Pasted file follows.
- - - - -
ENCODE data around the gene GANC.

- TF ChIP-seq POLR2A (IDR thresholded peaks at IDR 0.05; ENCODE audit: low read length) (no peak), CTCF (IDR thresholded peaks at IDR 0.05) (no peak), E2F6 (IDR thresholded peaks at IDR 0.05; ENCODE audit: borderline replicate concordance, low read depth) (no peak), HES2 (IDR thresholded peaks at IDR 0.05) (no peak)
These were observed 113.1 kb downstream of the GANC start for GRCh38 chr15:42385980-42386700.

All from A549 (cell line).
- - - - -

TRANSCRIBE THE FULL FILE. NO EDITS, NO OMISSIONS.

ENCODE data around the gene GANC.

- TF ChIP-seq POLR2A (IDR thresholded peaks at IDR 0.05; ENCODE audit: low read length) (no peak), CTCF (IDR thresholded peaks at IDR 0.05) (no peak), E2F6 (IDR thresholded peaks at IDR 0.05; ENCODE audit: borderline replicate concordance, low read depth) (no peak), HES2 (IDR thresholded peaks at IDR 0.05) (no peak)
These were observed 113.1 kb downstream of the GANC start for GRCh38 chr15:42385980-42386700.

All from A549 (cell line).